“Goodbye” Al Jolson Died 23 October 1950



Al Jolson (born Asa Yoelson; May 26, 1886 – October 23, 1950) was an American singer, film actor, and comedian. He was born in Lithuania which at the time was part of the Russian Empire, before his parents moved to America when he was five years old. At the peak of his career, he was dubbed “The World’s Greatest Entertainer”.

Numerous well-known singers were influenced by his music, including Bing Crosby,David Bowie, Bob Dylan and others. Dylan once referred to him as “somebody whose life I can feel”.

In the 1930’s, he was America’s most famous and highest-paid entertainer. Between 1911 and 1928, Jolson had nine sell-out Winter Garden shows in a row, more than 80 hit records, and 16 national and international tours. Although he’s best remembered today as the star of the first ‘talking picture’, The Jazz Singer (1927), he later starred in a series of successful musical films throughout the 1930’s. After the attack on Pearl Harbour, Jolson became the first star to entertain troops overseas during World War II.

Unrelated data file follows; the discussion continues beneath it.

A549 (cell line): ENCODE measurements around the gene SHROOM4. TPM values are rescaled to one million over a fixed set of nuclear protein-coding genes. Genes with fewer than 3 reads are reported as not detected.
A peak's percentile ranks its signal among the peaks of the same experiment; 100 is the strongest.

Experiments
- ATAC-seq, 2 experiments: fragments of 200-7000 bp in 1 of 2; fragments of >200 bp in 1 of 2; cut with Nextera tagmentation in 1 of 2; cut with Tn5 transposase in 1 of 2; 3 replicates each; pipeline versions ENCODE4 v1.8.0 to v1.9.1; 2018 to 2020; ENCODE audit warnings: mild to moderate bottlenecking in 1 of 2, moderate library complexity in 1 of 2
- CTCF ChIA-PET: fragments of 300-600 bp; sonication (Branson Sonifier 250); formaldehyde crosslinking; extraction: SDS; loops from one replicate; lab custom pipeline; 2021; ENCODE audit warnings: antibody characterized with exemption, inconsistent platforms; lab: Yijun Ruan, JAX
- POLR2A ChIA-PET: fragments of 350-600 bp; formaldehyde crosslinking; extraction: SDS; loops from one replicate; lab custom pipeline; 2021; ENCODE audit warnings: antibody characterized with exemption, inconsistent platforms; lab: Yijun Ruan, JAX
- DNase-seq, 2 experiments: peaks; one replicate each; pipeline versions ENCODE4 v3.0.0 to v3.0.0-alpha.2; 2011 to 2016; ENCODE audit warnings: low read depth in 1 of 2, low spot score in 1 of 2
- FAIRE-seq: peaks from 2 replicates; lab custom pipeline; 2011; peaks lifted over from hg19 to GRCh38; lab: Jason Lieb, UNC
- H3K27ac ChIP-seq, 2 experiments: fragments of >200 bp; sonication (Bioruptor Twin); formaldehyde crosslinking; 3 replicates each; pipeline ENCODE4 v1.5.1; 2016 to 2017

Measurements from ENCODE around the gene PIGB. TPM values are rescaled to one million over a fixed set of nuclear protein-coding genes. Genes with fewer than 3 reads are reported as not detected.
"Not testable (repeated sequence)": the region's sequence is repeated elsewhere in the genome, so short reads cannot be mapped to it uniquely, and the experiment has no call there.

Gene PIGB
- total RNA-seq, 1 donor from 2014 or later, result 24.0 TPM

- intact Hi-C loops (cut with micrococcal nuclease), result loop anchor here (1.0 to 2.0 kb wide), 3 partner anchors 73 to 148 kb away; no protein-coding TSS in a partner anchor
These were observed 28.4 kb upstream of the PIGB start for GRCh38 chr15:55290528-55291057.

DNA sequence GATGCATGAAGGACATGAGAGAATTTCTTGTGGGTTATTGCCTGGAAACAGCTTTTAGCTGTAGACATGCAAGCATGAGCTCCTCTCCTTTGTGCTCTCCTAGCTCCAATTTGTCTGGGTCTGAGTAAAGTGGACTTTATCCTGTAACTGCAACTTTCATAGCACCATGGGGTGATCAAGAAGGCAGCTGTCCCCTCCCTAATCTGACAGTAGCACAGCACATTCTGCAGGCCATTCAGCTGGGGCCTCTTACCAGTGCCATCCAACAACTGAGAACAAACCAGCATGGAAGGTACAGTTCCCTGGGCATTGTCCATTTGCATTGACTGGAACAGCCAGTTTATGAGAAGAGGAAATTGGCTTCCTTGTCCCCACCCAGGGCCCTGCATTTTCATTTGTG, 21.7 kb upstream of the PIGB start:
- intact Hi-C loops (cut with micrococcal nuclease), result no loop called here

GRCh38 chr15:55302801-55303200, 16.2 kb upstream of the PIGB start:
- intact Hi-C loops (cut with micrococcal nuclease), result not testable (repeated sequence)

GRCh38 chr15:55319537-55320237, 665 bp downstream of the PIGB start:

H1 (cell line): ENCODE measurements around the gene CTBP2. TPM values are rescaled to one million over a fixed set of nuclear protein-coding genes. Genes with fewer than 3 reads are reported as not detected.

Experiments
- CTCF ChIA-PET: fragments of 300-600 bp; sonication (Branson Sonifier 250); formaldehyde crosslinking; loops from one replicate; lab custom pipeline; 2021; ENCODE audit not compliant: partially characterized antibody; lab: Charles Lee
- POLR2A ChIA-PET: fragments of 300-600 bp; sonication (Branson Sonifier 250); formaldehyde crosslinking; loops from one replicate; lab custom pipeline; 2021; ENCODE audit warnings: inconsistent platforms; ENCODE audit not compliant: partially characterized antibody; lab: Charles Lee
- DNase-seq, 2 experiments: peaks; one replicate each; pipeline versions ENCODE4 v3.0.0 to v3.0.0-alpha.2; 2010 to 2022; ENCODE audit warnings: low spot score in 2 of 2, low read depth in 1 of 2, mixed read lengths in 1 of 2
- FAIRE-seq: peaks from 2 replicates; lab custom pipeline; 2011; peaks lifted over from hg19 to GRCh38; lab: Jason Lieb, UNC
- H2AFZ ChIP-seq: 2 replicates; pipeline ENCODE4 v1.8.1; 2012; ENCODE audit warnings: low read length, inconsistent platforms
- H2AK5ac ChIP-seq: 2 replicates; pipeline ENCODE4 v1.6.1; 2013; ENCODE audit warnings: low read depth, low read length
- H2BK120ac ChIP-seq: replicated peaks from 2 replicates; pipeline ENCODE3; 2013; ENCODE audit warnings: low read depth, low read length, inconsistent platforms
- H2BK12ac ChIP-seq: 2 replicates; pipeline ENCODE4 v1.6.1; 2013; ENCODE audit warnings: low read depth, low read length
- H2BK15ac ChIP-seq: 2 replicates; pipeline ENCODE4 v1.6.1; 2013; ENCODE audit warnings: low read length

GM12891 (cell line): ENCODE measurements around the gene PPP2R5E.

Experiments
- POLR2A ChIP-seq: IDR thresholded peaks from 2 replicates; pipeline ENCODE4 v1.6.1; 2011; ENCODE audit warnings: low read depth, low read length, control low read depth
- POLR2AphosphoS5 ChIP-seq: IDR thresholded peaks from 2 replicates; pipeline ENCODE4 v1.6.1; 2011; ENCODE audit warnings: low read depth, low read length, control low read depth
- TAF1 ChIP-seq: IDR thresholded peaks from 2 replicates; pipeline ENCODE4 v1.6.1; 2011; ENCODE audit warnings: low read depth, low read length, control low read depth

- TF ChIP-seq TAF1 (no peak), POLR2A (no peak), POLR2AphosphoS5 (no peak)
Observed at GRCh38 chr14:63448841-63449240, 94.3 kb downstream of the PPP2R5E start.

After a period of inactivity, his stardom returned with The Jolson Story (1946). Larry Parks played Jolson, with the singer dubbing for Parks. This was repeated in the sequel, Jolson Sings Again (1949). In 1950 he again became the first star to entertain GI’s on active service in the Korean War, performing 42 shows in 16 days.


He died just weeks after returning to the U.S., partly owing to the physical exertion of performing. Defence Secretary George Marshall subsequently awarded the Medal of Merit to Jolson’s family.

He enjoyed performing in black face makeup and was later credited with  introducing African-American music to white audiences. As early as 1911 he became known for fighting against anti-black discrimination on Broadway.

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